I love Barbara Pym – not as passionately as some, but I don’t think love is too strong a word. And yet, as Barbara Pym Reading Week approached her books were not calling me. It might be because the last of her books that I started – Less Than Angels – I didn’t get on with. It might be that my state of mind needed a different book. Or it might just be that I’m naturally contrary.
I thought I’d just let the week pass me by, but as I saw Pym posts popping up here there and everywhere, a certain book began to call me back. The Sweet Dove Died. It was the first Pym I read, five or six years ago. There was no particular reason for starting there, towards the end of her writing life, but I saw a copy in the library and the title intrigued me.
It comes from Keats…
“I HAD a dove and the sweet dove died;
And I have thought it died of grieving:
O, what could it grieve for? Its feet were tied,
With a silken thread of my own hand’s weaving;
Sweet little red feet! why should you die –
Why should you leave me, sweet bird! why?
You liv’d alone in the forest-tree,
Why, pretty thing! would you not live with me?
I kiss’d you oft and gave you white peas;
Why not live sweetly, as in the green trees?”
… and it’s rather apposite.
The story opens in a London auction house. Humphrey Boyce, who owns an antiques shop, and his nephew, James, who works with him, are both there. They rush to the aid of Miss Leonora Eyre, who has fainted, overcome by her success at her very first auction, and a love triangle begins.
Humphrey, a widower, sees himself taking Leonora to exhibitions, to dinner, to the theatre; becoming her boon companion. And Leonora is ore than happy for him to pay court, but her sights are set on James. She sees him as a young admirer who will look up to her, admire her, be charmed by her, be guided by her. And James was open to all of that. But …
James was a young man he wanted a girlfriend. He had Phoebe, who lived in the country, who he visited there. He didn’t treat her very well, and she was bright enough to know that but too smitten to admit it.
None of this suited Leonora at all – she wanted to be the centre of attention! Phoebe put up a good fight, but Leonora saw her off. Ned though was more troublesome, because he saw what Leonora was, and because he wasn’t nearly as attached to James as James was to him.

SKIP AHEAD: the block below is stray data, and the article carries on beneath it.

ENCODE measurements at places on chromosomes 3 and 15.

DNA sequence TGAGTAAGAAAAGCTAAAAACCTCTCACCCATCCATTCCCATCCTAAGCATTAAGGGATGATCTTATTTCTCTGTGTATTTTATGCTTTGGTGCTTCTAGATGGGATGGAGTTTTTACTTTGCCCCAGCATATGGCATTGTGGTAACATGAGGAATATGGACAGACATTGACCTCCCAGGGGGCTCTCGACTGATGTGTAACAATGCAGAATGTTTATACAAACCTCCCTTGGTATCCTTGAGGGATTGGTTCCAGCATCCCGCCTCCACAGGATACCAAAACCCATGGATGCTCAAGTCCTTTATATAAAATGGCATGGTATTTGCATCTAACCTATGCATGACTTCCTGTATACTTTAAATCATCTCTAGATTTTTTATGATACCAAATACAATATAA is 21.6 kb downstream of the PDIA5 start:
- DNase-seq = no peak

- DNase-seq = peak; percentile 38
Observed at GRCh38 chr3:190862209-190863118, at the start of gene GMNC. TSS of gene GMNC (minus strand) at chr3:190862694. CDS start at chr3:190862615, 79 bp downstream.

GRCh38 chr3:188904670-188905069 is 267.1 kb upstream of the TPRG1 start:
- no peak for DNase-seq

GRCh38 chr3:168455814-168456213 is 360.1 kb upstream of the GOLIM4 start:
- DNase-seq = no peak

The story plays out beautifully.
Leonora is a wonderful creation. She is a wealthy, elegant, and beautiful middle aged woman, who lives alone, with little to fill her time, save indulging her own pleasures. She dines out with men who are never encouraged to expect more from her than her company at dinner. Her female friends are few and far between, and she keeps them at arms length, expecting them to admire her while she takes no more than a token interest in their lives and concerns.
She is proud and aloof, but she is beginning to see signs that she is ageing. That worries her, and it makes her vulnerable.
Barabara Pym draws Leonora’s character so very well that, that even though I didn’t like her I began to feel for her.
I couldn’t feel the same way for Humphrey and James: the character of the former was too simply drawn and the character of the latter was a little unfocused.
I was rather more interested on the characters on the fringes of the story: Phoebe was a lovely girl, Leonora’s lady lodger, Humphrey’s long serving secretary. They were churchgoers, they would have enjoyed a jumble sale, they would have been at home in an earlier Barbara Pym novel. Most unlike the central characters!
The observation was wonderful, the consideration of serious themes was wonderful, but there was something not quite right.
The tone – it had the lightness, the wryness of early Pym – and in this rather different, rather darker, book that wasn’t always right.
I did enjoy my re-read, and knowing the story freed me up to notice things I hadn’t before, but this time around I appreciated the Sweet Dove Died a little more than I did last time, but I loved it a little less.